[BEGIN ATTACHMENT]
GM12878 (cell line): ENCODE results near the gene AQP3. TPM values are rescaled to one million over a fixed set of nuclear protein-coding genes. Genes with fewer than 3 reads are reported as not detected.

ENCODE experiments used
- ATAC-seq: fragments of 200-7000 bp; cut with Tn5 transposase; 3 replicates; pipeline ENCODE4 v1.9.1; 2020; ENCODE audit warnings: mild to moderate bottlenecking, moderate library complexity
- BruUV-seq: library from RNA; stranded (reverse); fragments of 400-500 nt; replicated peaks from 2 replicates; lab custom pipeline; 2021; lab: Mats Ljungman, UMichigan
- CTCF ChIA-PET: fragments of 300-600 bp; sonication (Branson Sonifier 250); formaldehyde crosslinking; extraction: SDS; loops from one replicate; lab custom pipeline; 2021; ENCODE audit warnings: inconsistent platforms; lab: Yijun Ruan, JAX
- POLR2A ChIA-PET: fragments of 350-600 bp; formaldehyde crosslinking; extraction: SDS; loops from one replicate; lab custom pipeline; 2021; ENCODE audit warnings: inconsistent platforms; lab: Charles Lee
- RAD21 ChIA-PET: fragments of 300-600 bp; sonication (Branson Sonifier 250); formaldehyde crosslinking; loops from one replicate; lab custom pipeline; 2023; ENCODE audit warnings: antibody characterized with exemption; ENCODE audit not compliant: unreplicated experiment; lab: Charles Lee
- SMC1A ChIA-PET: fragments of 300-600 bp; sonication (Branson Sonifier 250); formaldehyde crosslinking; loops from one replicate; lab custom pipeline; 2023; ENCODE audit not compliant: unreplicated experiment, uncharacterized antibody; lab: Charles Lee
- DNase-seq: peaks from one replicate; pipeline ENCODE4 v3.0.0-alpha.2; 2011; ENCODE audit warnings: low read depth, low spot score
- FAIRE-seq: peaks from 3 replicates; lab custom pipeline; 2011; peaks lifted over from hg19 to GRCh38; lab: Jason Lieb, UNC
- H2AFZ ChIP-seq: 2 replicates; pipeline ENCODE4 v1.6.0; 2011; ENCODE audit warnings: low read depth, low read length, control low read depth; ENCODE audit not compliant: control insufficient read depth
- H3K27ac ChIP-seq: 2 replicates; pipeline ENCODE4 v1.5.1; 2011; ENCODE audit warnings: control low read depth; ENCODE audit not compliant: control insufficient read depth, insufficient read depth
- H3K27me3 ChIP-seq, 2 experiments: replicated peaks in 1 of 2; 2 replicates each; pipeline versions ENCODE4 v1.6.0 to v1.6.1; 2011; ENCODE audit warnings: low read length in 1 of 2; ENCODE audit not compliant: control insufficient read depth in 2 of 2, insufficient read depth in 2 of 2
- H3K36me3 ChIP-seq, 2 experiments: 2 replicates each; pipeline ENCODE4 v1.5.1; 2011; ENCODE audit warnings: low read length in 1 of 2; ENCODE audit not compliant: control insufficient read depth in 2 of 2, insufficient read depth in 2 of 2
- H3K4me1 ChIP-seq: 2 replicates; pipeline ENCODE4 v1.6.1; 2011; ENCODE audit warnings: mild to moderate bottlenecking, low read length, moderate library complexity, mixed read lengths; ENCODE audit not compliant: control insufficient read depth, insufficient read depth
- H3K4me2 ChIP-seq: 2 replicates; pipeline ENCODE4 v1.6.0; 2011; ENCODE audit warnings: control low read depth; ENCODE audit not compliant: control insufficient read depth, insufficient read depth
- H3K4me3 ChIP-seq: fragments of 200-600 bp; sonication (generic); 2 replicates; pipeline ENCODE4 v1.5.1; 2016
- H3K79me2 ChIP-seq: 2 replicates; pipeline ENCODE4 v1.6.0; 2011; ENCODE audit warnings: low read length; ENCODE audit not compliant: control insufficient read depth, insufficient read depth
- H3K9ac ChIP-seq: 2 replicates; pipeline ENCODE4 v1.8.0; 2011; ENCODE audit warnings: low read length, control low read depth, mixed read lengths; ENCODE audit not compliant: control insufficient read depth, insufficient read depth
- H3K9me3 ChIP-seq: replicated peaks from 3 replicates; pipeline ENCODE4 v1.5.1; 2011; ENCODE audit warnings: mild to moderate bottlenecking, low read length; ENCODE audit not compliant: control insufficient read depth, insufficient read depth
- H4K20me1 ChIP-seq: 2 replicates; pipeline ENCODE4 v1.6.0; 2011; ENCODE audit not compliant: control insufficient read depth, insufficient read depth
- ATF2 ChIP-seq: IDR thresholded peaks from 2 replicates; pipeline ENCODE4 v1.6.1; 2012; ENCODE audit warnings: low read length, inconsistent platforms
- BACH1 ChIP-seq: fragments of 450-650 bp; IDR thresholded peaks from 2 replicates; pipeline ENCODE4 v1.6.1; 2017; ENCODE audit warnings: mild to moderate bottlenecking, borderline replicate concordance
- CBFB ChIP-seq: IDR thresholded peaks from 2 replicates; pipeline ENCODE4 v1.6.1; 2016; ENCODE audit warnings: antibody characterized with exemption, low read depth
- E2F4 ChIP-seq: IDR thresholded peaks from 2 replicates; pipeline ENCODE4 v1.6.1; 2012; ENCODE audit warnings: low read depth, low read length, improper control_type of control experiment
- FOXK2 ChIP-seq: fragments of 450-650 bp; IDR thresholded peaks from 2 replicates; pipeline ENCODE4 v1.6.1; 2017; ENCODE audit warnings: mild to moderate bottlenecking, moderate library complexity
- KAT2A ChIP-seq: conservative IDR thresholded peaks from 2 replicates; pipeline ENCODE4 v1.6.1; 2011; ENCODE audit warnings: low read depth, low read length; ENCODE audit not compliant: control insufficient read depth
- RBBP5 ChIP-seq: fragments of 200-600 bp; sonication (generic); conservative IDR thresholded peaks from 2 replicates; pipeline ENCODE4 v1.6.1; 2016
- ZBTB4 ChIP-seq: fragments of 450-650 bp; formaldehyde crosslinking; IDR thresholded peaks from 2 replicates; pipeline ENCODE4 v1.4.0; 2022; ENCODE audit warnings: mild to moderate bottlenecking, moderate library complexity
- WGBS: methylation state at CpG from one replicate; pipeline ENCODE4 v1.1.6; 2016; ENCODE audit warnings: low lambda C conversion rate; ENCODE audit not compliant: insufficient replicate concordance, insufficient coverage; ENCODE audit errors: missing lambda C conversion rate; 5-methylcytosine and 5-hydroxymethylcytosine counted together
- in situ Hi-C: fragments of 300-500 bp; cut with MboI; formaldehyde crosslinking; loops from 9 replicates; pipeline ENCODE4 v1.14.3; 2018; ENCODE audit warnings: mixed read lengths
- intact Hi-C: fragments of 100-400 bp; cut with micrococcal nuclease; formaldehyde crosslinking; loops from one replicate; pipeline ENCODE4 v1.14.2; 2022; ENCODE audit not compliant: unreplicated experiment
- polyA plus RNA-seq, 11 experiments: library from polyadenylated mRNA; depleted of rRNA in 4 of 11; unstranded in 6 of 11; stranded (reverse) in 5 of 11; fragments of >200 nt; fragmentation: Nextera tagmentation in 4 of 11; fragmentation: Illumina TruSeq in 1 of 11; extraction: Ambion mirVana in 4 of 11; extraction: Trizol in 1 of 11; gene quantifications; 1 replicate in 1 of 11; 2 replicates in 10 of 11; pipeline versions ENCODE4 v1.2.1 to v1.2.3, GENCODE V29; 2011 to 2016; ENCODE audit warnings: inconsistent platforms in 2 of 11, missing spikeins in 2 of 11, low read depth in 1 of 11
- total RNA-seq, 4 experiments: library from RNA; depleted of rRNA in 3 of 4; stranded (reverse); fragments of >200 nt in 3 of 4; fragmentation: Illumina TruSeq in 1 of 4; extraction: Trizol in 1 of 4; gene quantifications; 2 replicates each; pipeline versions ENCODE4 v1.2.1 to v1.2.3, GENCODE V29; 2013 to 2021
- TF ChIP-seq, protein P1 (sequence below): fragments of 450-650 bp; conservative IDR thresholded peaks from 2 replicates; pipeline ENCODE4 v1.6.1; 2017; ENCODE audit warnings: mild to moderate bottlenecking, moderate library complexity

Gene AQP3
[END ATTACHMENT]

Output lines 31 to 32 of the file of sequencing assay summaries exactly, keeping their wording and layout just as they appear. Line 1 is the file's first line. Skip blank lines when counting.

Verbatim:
- in situ Hi-C: fragments of 300-500 bp; cut with MboI; formaldehyde crosslinking; loops from 9 replicates; pipeline ENCODE4 v1.14.3; 2018; ENCODE audit warnings: mixed read lengths
- intact Hi-C: fragments of 100-400 bp; cut with micrococcal nuclease; formaldehyde crosslinking; loops from one replicate; pipeline ENCODE4 v1.14.2; 2022; ENCODE audit not compliant: unreplicated experiment